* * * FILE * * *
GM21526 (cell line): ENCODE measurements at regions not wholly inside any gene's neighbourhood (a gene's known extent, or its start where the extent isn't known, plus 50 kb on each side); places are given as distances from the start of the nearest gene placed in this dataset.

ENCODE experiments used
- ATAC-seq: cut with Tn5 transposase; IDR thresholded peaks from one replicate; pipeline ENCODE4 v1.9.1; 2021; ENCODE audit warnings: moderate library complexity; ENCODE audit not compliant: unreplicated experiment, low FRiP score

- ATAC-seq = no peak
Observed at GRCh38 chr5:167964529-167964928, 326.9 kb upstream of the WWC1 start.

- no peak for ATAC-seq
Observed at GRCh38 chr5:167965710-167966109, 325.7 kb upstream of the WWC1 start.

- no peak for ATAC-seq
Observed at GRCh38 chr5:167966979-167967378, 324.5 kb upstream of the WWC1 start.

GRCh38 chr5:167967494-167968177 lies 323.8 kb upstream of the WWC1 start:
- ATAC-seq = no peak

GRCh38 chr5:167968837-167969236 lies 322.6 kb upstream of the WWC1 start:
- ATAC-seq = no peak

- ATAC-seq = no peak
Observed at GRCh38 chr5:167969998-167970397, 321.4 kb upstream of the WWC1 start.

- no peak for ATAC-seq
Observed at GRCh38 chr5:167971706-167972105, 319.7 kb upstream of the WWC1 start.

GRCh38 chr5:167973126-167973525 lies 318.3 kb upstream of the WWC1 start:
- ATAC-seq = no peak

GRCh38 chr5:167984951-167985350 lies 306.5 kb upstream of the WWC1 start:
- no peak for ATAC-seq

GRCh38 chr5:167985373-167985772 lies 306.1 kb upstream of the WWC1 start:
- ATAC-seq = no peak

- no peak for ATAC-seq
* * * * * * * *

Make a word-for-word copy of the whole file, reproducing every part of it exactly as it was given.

GM21526 (cell line): ENCODE measurements at regions not wholly inside any gene's neighbourhood (a gene's known extent, or its start where the extent isn't known, plus 50 kb on each side); places are given as distances from the start of the nearest gene placed in this dataset.

ENCODE experiments used
- ATAC-seq: cut with Tn5 transposase; IDR thresholded peaks from one replicate; pipeline ENCODE4 v1.9.1; 2021; ENCODE audit warnings: moderate library complexity; ENCODE audit not compliant: unreplicated experiment, low FRiP score

- ATAC-seq = no peak
Observed at GRCh38 chr5:167964529-167964928, 326.9 kb upstream of the WWC1 start.

- no peak for ATAC-seq
Observed at GRCh38 chr5:167965710-167966109, 325.7 kb upstream of the WWC1 start.

- no peak for ATAC-seq
Observed at GRCh38 chr5:167966979-167967378, 324.5 kb upstream of the WWC1 start.

GRCh38 chr5:167967494-167968177 lies 323.8 kb upstream of the WWC1 start:
- ATAC-seq = no peak

GRCh38 chr5:167968837-167969236 lies 322.6 kb upstream of the WWC1 start:
- ATAC-seq = no peak

- ATAC-seq = no peak
Observed at GRCh38 chr5:167969998-167970397, 321.4 kb upstream of the WWC1 start.

- no peak for ATAC-seq
Observed at GRCh38 chr5:167971706-167972105, 319.7 kb upstream of the WWC1 start.

GRCh38 chr5:167973126-167973525 lies 318.3 kb upstream of the WWC1 start:
- ATAC-seq = no peak

GRCh38 chr5:167984951-167985350 lies 306.5 kb upstream of the WWC1 start:
- no peak for ATAC-seq

GRCh38 chr5:167985373-167985772 lies 306.1 kb upstream of the WWC1 start:
- ATAC-seq = no peak

- no peak for ATAC-seq